How To Build Nesting Boxes for Free-Range Hens

Raising free range hens requires little in the way of equipment, but one essential item they need is space to nest in. There are various ideas about the requirements of building nesting boxes for free range hens, but there are several things to keep in mind. First, the nesting box needs to be of an adequate size for the hen to build her nest in; secondly, it needs to be easily cleaned.

The first step to building your nesting boxes is to gather your materials. The sizes of different breeds of hens range from the smallest Cornish game hens to the larger breeds. If in doubt, make your nesting box a bit larger and allow space in front to so the hen can walk to the nest. A recommended size of twelve inches square is usually recommended when making free-range nesting boxes for your free range hens. The hens need space to feel secure in laying eggs, therefore a box with sides is a good idea.

Use exterior grade plywood while making your nesting box and be sure not to leave exposed ends of nails or screws where the hens could be hurt by brushing against them. Free range hens move around a lot so make sure the nesting boxes are located in the same area they range in and provide the proper exposure to air and light. The addition of a place for the hens to roost is a good idea.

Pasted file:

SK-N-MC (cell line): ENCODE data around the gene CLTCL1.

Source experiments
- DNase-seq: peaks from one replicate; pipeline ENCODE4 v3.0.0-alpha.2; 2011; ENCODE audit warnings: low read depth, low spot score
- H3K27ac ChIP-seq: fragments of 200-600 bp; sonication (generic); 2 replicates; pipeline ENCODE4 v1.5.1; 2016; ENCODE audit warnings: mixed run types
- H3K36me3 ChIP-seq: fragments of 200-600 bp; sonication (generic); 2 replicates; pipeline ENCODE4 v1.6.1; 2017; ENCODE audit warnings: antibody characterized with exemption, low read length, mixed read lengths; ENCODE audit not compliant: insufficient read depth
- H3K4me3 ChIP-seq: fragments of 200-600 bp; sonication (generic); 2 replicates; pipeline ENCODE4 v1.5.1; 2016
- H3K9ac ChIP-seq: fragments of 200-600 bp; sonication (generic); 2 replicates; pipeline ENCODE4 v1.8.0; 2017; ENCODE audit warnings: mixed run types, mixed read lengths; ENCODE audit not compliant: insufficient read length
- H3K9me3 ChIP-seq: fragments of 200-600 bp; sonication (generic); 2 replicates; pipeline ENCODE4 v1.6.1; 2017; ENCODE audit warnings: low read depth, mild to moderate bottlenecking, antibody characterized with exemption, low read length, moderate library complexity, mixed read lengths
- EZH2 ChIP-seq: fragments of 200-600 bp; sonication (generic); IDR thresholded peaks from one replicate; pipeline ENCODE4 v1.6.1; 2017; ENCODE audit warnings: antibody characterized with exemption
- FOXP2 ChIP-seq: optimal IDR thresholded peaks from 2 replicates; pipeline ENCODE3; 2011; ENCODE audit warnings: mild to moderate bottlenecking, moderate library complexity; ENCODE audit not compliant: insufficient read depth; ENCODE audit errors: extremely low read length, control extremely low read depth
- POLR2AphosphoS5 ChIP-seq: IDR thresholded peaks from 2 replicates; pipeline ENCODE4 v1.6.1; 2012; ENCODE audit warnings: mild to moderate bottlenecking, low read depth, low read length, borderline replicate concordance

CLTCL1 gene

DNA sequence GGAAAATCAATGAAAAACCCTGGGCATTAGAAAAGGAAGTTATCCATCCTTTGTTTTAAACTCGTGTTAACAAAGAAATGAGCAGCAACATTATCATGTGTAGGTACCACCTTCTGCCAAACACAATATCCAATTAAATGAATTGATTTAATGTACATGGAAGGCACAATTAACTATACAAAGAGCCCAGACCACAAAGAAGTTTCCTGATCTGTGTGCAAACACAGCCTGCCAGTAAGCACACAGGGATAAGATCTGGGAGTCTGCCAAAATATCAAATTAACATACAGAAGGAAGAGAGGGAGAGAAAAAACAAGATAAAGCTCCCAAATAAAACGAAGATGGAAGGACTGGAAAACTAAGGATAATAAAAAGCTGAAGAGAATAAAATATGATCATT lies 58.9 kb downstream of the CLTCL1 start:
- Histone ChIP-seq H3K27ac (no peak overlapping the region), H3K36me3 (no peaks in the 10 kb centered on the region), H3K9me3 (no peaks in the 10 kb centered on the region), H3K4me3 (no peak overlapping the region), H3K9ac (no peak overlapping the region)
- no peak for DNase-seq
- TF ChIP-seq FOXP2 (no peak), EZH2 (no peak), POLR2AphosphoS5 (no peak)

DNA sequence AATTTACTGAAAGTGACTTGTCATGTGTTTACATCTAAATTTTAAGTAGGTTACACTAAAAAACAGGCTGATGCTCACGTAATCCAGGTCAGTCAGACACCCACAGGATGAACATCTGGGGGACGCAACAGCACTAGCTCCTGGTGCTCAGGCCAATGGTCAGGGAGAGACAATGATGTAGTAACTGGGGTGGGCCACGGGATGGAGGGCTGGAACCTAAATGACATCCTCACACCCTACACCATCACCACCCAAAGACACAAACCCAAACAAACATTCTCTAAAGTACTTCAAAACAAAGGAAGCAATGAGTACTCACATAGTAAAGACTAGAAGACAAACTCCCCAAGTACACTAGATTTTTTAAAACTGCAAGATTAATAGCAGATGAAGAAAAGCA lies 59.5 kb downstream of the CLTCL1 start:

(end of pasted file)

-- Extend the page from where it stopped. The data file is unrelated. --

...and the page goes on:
Secondly, after building the number of nesting boxes for free range hens, (allowing one box per four hens), it is recommended that you provide an easy to clean area inside. Some people cut a small hole that can be covered in the back of the box to make gathering the eggs easier. This can be done by painting the inside and making the roof sloped so that the hens will not be as likely to roost there. Inside the nesting box, use something that will allow for easy cleaning of the nest and gathering of the eggs. Corrugated cardboard or old shingles left over from a roofing project are a good solution.

After adding the bottom layer to the inside of the box, add nesting material such as wood shavings or a combination of straw over wood shavings, making a depression in the material so the hen will lay her eggs inside.

When you make your nesting boxes for the free range hens that you are raising, you can ask the lumberyard to cut the plywood to size if you need, most will be glad to do so. For a more natural look, add branches to the front of the boxes and place the boxes between eighteen and twenty-four inches above ground. If you desire legs for your box, they can be made from two by four pieces of lumber.


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